Oh, and to the OP - yes, it would bug me in that situation, because the reporter should've done some fact-checking. It doesn't generally bug me when people are ignorant of twin zygosity stuff. OK, the b/g "are they identical" thing bugs me, because that's just stupid. But I cannot tell you how many people I've met who don't have twins but think that identical twins have to be in the same sac and if they weren't, they are fraternal. If I were offended by that, I'd be offended all day long. And if I think back to life before twins, I wouldn't have known anything about di-di MZ twins either, so I give people a pass on that one.
post #13 of 35
Thread Starter 
Yeah, the big part that bugged me is the fact that the reporter should have checked the facts. When "facts" like this are printed, then readers will believe it MUST be true, since it was in the paper, which leads to ongoing misunderstanding about twins/multiples.

"Regular" people not understanding twinning -- I can handle that better (although I don't like the phrase "naturally occurring"). I might roll my eyes after the fact (esp. if someone mentions identical boy/girl twins), but yeah, before twins, I didn't have a clue either. But ... back in the day, if I was writing a story about twins (or triplets), I would have checked it out.

Haven't written a letter yet -- I am not sure if that's a soapbox I want/need to get on, or if just venting to mamas who understand does the trick

Thanks for listening.
post #14 of 35
I know this is extreme, but I found it interesting.

Quote:
Everyone knows boys and girls have different parts and are therefore clearly not identical, right? Not quite. Girls have XX chromosomes and boys have XY chromosomes. The egg cell is always an X, and the sperm cell is either an X or a Y. If the Y chromosome is lost during the early stages of development, the child is born as a female with something called Turner Syndrome. Girls with Turner Syndrome are generally short, can't have children, and may have weak spatial skills. Although they are XO and not XX, they're still girls, and those with brothers who arose from the same egg do have the identical genetic material.
The Strange Truth About Twins
post #15 of 35
Okay, the defender of the ignorant is here to stand up for all of us ignorant identical twin comments we make
18 months before my twins arrived, my friend had boy/girl twins who looked a lot alike (especially all swaddled and bald). I asked her if she was sure they weren't identical, and she would say something sarcastically like, "Norman does have a penis". But I never "got" it. I blame it all on the fact that I went to a lot of Catholic school, and maybe things have changed, but back in the day, talking about "one egg" or otherwise wouldn't have flown far. We got rid of science class in about 6th grade after someone broke a beaker, so....... then I was catapulted into high school in my sophomore year, and was so just trying to keep my head above water on a lot of levels, that I missed the twin lesson. And quite frankly, I never thought to think of it. I seriously had a hard time with the fact that I had a friend who was a twin, and his twin brother looked nothing like him, but he had another brother who looked identical to him. I also had a hard time with the fact that the "tiny" twin of my big friend was the older of the two. Just the stuff that I don't take the time to think about. So, there it is..... I'm outing myself here!!!!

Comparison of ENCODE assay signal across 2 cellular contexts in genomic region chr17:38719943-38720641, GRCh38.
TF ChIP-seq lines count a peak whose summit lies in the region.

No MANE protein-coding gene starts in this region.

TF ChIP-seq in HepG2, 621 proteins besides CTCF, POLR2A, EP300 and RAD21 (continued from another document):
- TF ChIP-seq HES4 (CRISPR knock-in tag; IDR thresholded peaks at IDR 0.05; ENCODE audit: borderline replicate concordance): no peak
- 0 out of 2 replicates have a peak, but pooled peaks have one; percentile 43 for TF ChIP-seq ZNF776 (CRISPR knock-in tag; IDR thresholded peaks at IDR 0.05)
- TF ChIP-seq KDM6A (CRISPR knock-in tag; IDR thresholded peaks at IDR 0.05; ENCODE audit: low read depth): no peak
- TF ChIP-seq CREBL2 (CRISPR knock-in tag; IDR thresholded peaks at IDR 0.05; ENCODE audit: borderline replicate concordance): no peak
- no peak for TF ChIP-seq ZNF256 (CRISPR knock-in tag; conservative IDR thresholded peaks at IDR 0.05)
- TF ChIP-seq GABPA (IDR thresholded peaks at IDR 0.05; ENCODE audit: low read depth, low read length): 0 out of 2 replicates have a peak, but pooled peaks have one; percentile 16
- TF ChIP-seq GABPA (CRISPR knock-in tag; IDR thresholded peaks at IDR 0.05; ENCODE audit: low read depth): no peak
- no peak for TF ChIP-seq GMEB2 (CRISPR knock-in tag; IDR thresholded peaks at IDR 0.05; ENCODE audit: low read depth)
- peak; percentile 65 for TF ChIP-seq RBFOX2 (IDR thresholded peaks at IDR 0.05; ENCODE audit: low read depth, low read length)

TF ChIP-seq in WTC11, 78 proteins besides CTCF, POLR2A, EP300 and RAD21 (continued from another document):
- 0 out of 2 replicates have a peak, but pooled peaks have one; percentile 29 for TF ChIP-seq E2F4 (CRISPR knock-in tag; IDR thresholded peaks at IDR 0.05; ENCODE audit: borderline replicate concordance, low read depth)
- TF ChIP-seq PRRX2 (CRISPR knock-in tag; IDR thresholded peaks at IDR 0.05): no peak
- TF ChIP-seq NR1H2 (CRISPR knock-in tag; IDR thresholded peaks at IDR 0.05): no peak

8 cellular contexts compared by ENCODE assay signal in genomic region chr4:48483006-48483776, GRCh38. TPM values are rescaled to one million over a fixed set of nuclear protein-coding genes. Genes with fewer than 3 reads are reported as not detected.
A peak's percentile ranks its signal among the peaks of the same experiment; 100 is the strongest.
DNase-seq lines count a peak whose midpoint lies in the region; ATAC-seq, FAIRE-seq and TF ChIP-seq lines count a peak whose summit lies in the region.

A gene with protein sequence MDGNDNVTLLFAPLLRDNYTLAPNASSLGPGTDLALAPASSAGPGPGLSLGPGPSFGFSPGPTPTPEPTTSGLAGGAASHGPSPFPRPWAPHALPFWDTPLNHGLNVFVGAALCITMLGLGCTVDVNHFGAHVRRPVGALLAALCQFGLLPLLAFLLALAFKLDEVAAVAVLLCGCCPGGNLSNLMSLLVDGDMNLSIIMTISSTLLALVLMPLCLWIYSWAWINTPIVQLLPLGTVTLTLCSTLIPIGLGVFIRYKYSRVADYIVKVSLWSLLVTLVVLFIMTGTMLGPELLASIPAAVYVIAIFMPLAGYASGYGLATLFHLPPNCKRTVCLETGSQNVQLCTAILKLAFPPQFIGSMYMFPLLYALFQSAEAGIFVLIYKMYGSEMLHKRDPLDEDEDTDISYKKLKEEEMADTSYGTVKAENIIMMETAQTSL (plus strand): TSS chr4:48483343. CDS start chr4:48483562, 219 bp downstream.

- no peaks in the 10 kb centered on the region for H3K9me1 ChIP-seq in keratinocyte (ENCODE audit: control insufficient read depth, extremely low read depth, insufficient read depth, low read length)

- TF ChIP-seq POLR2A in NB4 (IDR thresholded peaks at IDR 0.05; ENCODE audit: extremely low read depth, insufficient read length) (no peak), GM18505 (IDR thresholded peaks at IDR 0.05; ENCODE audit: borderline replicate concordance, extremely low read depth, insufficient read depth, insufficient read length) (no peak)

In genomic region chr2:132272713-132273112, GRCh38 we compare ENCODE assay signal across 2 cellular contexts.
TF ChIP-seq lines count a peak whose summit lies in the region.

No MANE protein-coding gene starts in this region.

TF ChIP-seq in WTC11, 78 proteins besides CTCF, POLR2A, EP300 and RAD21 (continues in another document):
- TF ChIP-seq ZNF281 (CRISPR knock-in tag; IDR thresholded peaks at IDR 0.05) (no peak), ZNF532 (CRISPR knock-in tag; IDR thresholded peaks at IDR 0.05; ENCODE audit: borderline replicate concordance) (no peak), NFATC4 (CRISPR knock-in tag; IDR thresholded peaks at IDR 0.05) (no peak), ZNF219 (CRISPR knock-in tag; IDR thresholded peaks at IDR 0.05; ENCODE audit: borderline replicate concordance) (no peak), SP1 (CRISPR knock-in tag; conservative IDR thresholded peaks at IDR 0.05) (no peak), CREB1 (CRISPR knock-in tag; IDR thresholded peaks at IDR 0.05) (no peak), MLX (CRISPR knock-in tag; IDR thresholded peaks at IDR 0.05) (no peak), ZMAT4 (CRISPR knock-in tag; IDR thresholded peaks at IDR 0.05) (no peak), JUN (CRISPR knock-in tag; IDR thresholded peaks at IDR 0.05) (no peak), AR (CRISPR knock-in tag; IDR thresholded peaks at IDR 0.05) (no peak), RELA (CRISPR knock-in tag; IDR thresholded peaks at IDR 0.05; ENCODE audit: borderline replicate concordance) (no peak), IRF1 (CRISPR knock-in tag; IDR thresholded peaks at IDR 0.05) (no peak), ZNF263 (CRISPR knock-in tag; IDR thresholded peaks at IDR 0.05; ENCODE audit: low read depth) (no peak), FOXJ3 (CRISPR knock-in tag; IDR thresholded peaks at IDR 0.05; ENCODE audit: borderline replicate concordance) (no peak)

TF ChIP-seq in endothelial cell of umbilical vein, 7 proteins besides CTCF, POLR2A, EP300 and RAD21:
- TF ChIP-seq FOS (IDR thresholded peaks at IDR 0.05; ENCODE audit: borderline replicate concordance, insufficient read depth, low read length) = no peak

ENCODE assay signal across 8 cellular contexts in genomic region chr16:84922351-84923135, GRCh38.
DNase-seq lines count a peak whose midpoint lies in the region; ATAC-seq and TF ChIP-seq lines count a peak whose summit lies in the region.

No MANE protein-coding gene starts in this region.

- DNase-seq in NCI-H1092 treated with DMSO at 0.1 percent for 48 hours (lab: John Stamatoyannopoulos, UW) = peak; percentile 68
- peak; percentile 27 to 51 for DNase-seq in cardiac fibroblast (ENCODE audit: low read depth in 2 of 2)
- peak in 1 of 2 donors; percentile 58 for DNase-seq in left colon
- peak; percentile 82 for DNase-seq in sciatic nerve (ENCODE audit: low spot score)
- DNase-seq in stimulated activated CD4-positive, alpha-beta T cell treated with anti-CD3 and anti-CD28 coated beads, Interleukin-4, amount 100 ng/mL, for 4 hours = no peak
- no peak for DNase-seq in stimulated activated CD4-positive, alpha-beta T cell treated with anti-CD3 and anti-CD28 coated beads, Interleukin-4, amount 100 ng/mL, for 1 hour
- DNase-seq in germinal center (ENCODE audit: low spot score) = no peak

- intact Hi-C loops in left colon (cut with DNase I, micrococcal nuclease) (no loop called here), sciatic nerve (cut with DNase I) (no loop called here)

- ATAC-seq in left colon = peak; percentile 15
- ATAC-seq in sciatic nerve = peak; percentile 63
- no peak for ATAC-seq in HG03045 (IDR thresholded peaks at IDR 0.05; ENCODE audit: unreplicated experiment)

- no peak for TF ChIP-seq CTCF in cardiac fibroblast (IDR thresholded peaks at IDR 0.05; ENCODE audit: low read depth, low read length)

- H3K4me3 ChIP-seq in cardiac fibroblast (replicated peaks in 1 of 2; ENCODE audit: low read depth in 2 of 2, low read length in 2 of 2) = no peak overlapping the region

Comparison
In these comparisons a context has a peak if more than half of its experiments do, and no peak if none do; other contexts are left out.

post #16 of 35
My husband and I watched "In the Womb - Multiples" a doc by National Geographic when we were pregnant with our boys and they mentioned the, albeit rare but, possibility of MZ by/girl twins. It had something to do with them starting out as the same sex but having extra chromosomes and them canceling out differently in each.

Not sure of anything more than that....operating on few brain cells, but I KNOW we heard it, because we both heard it!

Anybody see that and hear that?
post #17 of 35
It is very rare for b/g twins to be ID but it can happen. The girl is born with birth defects such as Turner's Syndrome.

I believe by the "natural occuring" was to state they were not using any fertility treatments. My twins were "naturally occuring" or "conceived naturally". I refuse to use the word spontanous when referring to my twins.
post #18 of 35
It bothers me more when people who actually have twins think that DZ twins coming from "the mother's side" means that somehow all the male ancestry does not count in the twinning genetics. It's like they read that somewhere and never thought about the logic... that the fraternal twinning "gene" is for hyperovulation -- therefore the actual father of any given set of twins can't take genetic credit for multiples -- "coming from the mother's side" means the genetics(including all male ancestry!) of the actual mother of that particular set of twins in question!! argh... don't know why this has become my pet peeve.
post #19 of 35
Angie: just curious: why don't you like the word "spontaneous" in this context? It doesn't have a negative connotation, I don't think?
post #20 of 35
General misunderstanding of twinning doesn't bother me as much as people who are both ignorant on the subject and persistent--such as repeatedly assuring me (with my MZ twins and no family history of twinning), "you know twins skip a generation, right? So prepare your grandkids for them!"